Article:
Bjørn Rudshaug, Strategic Project Manager Automatic Drilling Control at Statoil.

“Oil and gas is in the early stages of its digital journey. We are far behind other industries, says Statoil’s Bjørn Rudshaug.

“We don’t have the standards, we don’t share data. Coming from an operator, I will be the first to admit that operators are not best in class when it comes to sharing anything. This needs to change”, said Rudshaug, Strategic Project Manager Automatic Drilling Control at Statoil at the SFI Work Package 7 Workshop in Grimstad Tuesday.

He presented a vision for a digital Statoil.

“A truly digital Statoil will be automated, will find and produce more oil and gas, and will drive significant reduction in operations cost through automation and by optimizing the utilization of equipment and production facilities”, said Rudshaug.

He showed how automated drilling control could take drilling beyond improvement programs, and claimed there is only one way forward:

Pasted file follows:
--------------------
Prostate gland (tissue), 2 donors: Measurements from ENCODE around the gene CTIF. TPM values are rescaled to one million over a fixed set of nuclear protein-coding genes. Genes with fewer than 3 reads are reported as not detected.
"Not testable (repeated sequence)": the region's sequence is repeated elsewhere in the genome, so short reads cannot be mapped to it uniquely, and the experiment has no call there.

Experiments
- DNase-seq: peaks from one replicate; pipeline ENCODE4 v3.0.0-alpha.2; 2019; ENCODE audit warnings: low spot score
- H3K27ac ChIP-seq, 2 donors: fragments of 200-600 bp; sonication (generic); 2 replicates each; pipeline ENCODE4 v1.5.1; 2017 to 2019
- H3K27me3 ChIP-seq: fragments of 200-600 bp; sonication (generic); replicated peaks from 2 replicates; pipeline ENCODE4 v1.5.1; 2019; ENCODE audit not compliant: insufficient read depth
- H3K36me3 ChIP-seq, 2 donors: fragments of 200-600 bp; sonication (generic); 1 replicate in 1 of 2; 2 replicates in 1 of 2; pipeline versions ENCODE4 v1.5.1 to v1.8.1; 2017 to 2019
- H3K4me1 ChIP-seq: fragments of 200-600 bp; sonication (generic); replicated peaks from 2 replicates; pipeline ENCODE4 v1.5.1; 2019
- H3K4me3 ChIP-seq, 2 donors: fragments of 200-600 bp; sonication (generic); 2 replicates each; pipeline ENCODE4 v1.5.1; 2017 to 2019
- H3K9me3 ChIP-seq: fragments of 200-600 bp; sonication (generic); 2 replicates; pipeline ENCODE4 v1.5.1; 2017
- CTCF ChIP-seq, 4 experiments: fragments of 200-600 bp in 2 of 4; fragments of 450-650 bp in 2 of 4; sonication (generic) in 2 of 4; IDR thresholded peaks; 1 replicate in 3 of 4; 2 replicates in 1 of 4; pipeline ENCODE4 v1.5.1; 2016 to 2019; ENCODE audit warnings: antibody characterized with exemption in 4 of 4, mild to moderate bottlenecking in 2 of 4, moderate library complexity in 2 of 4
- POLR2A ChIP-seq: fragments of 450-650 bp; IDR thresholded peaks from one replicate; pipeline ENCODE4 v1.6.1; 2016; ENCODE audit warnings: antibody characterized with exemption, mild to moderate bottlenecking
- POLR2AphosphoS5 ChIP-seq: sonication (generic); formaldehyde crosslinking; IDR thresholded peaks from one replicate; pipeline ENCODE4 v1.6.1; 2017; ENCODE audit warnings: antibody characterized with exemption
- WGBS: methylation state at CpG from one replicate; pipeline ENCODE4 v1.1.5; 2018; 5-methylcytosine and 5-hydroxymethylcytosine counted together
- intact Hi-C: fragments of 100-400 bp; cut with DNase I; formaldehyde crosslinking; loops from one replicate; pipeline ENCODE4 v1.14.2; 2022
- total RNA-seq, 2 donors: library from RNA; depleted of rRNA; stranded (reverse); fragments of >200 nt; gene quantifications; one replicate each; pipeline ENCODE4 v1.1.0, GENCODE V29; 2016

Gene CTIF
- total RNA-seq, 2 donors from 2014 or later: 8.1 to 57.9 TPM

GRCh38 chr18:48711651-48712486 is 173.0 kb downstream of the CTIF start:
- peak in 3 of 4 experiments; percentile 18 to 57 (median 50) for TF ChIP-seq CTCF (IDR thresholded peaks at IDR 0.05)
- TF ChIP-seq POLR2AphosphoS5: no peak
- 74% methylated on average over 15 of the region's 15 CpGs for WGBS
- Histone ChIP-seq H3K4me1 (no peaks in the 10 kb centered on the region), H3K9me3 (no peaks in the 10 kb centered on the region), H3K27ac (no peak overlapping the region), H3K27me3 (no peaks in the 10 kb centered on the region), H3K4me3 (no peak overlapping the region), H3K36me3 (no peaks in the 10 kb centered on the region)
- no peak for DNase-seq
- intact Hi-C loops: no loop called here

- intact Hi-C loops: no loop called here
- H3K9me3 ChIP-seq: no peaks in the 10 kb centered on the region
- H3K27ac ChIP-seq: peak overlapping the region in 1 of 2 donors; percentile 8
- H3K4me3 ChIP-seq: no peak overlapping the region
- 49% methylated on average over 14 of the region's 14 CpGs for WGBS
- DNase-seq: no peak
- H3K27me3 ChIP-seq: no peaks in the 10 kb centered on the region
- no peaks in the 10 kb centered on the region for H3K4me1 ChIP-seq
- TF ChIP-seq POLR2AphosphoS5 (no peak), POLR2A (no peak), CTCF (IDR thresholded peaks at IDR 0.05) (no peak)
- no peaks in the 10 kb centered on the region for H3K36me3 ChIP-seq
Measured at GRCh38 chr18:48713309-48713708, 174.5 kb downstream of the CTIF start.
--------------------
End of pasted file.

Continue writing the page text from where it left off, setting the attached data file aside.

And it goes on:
“Productivity needs to improve in order to keep offshore oil competitive. The productivity increase needs to be scalable to handle the cyclic nature of the business. And we need to learn from other industries, which have had success with ever more advanced versions of automation. Robots increased efficiency in the car industry. We should think the same way”, said Rudshaug.

“When Chinese labor is replaced by robots – yes, that is Chinese labor, that is generally considered to be cheap… When Chinese labor is replaced by robots, that should really tell us something. And the oil and gas industry, considered to have very high labor cost, should really listen”, said Rudshaug.